Basic reserving question

Discussion in 'SP2' started by Joseph Barnett, Sep 5, 2019.

  1. Joseph Barnett

    Joseph Barnett Made first post

    This question perhaps belongs more in the old CT5 but I don't remember it being addressed there when I studied it.

    In CT5, I believe we had three bases:

    Realistic/best estimate: what the company expects to happen.
    Pricing: more prudent than realistic to generate profit.
    Reserving: more prudent still, in order to manage risk and smooth profit emergence.

    Now in the absence of interest rates, the reserving basis does not do anything - it just changes when the profit emerges. The amount of profit is determined by the difference between the pricing basis and actual experience (which should be close to the realistic basis if the company has done a good job). So that all makes sense.

    In SP2, it is mentioned that reserving is now typically done on a realistic basis, with the risk allowed for in solvency capital requirements; the idea being that the two together will provide enough prudence.

    Now, my question is this: if the company is expecting to make a profit, does this not mean that reserves in respect of all policies (or at least the profitable ones) will be negative? Does that then mean that as soon as a profitable policy is written, it will show on the balance sheet as an immediate increase in net assets (ignoring the SCR)?

    Assuming I haven't misunderstood anything there, I guess I'm just wondering why this is becoming the preferred approach, instead of just using a prudent reserving basis (which seems more intuitive to me). I guess it's easier to calculate diversification etc. in the SCR than it is for policy level reserves, and maybe it's easier to regulate since it's not so product specific. Are there any other reasons?

    Furthermore, if a company is well diversified such that the marginal increase in BE reserves + SCR after writing a policy is much less than the equivalent reserves calculated on the pricing basis, then the company can take an immediate profit on day 1, regardless of the risks for the specific policy?

    Hope those questions all make sense.

    Joe
     
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  2. Lindsay Smitherman

    Lindsay Smitherman ActEd Tutor Staff Member

    Yes, your questions do make sense - and they are good ones! Although possibly we are creeping more into SA2 territory...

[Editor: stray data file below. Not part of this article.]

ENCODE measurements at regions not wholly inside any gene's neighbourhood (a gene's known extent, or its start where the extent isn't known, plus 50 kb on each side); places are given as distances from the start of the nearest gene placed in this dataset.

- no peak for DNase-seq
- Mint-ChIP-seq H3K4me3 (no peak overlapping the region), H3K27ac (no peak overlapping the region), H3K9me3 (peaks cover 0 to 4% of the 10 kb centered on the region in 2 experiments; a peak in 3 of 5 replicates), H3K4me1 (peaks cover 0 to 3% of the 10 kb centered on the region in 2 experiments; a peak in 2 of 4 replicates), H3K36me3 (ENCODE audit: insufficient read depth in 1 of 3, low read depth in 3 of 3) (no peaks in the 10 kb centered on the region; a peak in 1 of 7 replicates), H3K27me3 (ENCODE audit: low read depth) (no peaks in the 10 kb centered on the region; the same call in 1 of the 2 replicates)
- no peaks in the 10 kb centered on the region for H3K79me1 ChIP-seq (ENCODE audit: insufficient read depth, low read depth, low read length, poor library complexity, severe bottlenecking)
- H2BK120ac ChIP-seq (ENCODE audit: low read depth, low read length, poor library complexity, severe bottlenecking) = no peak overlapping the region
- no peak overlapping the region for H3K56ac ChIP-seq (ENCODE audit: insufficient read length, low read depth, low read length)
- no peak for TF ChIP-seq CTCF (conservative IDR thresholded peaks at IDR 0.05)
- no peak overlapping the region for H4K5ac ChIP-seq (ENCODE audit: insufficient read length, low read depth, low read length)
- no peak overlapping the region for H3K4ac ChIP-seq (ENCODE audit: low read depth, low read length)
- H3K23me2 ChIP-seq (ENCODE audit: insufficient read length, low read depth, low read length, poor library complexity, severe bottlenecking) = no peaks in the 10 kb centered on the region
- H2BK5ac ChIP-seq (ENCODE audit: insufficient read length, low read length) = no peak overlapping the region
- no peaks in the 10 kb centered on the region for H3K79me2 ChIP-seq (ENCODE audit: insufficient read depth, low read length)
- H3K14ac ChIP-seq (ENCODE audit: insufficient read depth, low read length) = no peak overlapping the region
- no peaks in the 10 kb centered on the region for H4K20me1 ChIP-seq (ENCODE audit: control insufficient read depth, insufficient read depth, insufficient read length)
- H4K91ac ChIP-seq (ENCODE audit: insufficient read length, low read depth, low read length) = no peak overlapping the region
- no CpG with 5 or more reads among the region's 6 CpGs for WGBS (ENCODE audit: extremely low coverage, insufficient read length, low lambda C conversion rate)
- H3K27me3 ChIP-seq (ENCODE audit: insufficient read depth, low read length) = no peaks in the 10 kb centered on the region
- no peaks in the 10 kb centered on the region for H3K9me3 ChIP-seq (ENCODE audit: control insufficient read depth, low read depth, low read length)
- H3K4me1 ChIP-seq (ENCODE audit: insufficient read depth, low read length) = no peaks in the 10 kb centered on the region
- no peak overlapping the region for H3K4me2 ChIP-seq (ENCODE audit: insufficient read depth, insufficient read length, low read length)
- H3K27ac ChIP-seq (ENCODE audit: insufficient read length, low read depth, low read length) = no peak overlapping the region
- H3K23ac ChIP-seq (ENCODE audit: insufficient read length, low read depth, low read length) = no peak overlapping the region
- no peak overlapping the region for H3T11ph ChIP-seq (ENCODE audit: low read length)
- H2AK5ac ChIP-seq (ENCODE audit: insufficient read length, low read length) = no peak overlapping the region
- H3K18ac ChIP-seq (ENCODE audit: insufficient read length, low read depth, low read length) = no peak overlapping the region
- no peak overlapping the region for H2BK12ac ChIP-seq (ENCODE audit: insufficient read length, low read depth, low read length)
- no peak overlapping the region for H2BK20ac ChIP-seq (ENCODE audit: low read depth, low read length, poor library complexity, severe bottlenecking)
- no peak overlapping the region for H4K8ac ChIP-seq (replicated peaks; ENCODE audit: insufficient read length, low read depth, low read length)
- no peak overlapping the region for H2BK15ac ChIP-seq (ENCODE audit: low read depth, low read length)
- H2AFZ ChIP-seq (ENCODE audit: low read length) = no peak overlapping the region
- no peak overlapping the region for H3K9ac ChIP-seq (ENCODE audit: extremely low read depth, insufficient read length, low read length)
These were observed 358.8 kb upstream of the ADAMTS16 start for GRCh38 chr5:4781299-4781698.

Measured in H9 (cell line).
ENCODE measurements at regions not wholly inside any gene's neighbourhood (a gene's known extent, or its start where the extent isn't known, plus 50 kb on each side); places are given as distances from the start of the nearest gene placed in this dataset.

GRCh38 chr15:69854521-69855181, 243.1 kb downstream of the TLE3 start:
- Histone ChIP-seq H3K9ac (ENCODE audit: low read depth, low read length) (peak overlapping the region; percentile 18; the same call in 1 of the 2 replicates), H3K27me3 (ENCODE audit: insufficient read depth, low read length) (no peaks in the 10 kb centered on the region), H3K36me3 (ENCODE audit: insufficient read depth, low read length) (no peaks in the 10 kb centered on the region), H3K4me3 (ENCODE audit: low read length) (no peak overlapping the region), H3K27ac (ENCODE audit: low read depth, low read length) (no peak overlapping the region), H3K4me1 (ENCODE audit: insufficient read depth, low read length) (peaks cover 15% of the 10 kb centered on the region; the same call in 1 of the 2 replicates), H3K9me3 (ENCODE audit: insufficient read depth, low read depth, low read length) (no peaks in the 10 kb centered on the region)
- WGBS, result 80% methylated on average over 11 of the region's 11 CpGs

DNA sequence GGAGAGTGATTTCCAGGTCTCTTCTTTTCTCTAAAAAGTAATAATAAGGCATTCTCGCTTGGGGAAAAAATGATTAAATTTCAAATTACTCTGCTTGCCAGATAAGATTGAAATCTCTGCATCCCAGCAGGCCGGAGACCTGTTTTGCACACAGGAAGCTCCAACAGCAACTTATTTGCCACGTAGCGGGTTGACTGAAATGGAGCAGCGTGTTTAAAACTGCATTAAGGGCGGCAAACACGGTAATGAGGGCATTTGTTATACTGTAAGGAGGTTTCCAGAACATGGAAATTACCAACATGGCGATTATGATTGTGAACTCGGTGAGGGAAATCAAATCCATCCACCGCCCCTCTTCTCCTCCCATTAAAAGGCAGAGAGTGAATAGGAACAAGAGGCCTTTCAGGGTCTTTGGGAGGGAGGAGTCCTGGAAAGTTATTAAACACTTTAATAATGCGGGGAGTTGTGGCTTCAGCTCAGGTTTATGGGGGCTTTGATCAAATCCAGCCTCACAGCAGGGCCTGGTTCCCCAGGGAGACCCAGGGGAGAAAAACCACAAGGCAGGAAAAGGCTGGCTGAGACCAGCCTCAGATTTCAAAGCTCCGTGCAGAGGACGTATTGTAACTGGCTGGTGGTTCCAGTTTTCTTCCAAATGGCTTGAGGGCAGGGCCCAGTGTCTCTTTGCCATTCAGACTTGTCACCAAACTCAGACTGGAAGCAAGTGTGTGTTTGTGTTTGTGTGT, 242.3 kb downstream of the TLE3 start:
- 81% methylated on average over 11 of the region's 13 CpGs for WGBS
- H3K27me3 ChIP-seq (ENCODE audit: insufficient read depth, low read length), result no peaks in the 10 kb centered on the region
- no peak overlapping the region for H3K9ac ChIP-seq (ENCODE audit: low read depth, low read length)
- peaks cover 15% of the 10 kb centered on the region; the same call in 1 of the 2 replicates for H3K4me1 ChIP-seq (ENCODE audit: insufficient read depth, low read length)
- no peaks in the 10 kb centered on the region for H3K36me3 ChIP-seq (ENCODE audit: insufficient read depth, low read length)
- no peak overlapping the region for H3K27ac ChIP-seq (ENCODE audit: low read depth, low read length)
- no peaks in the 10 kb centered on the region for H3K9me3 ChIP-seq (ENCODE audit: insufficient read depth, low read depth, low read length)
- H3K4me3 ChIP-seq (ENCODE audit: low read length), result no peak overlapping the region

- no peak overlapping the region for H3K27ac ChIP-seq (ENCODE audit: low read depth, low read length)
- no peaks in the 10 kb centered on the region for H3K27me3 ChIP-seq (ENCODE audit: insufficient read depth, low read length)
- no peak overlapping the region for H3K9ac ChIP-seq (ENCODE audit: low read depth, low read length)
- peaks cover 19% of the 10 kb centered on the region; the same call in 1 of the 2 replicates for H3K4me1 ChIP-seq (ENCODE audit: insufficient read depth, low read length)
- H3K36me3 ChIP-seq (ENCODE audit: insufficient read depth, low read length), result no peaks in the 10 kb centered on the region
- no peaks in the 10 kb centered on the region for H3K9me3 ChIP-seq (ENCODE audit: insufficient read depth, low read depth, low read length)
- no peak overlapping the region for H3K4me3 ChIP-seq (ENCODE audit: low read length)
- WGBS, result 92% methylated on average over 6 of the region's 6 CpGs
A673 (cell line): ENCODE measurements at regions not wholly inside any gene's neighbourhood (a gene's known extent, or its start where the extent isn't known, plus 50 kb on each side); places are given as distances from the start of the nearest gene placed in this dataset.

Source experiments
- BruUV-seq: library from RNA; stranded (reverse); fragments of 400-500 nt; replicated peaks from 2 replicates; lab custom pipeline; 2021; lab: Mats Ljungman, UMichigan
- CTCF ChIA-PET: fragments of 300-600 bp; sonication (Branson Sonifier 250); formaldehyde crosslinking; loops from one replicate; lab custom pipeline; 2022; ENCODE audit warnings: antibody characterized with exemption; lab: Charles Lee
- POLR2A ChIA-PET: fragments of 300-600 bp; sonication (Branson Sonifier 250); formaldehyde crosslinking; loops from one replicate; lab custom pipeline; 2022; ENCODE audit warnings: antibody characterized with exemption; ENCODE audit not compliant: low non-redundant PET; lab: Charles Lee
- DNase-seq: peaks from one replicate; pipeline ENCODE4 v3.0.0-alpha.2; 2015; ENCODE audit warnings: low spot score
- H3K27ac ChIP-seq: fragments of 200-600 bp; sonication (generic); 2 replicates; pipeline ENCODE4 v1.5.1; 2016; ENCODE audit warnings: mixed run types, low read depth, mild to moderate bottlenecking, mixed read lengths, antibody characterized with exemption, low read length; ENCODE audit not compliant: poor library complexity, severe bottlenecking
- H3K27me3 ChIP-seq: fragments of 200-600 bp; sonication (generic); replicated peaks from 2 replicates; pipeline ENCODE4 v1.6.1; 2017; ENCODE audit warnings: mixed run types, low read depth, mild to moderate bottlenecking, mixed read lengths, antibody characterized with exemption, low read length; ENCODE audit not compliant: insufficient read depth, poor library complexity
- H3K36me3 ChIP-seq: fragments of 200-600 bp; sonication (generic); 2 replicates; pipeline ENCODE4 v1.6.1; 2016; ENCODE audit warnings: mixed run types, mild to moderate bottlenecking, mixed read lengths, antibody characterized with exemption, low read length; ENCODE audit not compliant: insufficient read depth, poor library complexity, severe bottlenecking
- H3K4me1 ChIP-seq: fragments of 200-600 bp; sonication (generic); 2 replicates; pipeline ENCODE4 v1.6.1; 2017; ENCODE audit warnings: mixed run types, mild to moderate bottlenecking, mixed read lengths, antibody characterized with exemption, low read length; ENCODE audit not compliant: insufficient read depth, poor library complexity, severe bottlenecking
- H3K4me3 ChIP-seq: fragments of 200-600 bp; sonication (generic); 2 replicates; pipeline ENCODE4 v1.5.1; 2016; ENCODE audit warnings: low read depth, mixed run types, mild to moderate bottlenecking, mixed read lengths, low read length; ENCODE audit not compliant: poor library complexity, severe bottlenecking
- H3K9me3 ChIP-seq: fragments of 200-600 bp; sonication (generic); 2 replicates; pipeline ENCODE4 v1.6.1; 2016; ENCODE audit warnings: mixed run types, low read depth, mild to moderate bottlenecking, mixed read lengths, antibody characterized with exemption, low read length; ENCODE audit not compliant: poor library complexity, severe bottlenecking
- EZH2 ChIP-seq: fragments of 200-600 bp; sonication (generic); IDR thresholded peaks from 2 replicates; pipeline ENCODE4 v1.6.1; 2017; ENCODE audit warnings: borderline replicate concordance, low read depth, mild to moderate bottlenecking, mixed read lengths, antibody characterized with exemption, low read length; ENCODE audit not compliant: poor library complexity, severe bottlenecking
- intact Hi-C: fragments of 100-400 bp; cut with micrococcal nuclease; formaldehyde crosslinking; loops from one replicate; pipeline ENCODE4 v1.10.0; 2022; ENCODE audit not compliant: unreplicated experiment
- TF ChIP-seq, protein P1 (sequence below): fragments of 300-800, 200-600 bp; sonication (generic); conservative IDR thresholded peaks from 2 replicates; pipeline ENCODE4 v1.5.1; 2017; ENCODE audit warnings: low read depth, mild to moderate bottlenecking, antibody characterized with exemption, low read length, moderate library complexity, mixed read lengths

Let me take them in turn.

    Yes - you are correct: but only if we are talking about regular premium business.

    For conventional business, reserves = PV(future benefits + future expenses - future premiums), and this can only be negative if there are future premiums. Reserves for single premium conventional business will always be positive. Also, reserves for conventional regular premium business are likely to become positive at some point in the policy duration, as the PV of future premiums will reduce faster than the PV of future benefits as the policy increases in duration, since premiums tend to be level but the pattern of benefit payments is back-ended to the later years of the contract.

    For unit-linked business, the non-unit reserve may be negative (reflecting anticipation of the future profit loadings in the charges, as you indicate), but the total reserve (ie including also the unit reserve) could well be positive - particularly for single premium business.

    Yes! This is one reason why we say that the more realistic-based reporting approaches such as Solvency II (ignoring capital requirements, as you say) capitalise future profits on the balance sheet.
     
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  3. Lindsay Smitherman

    Lindsay Smitherman ActEd Tutor Staff Member

    The main reason is for transparency and comparability. It is much easier to understand and compare balance sheets if the additional loadings (for risk) are identified explicitly over and above a best estimate liability, rather than being 'hidden' within the liability values through the use of prudential assumptions. In the latter case, different companies are likely to have different levels of prudence in their assumptions, and the presentation makes it harder to be able to compare the balance sheets and understand those differences.
     
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  4. Joseph Barnett

    Joseph Barnett Made first post

    Great answers both, thank you very much.
     
  5. Lindsay Smitherman

    Lindsay Smitherman ActEd Tutor Staff Member

    Yes, however there are a few things to bear in mind:

    - This chapter of the SP2 Core Reading is all about the reserves and capital requirements that are held in a supervisory balance sheet. The purpose of this type of reporting is to assess solvency and ensure policyholder protection, not to calculate 'profit'. Profit reporting, through the publication of statutory accounts, would not include explicit solvency capital requirements such as the SCR in Solvency II, which are there to provide policyholder protection.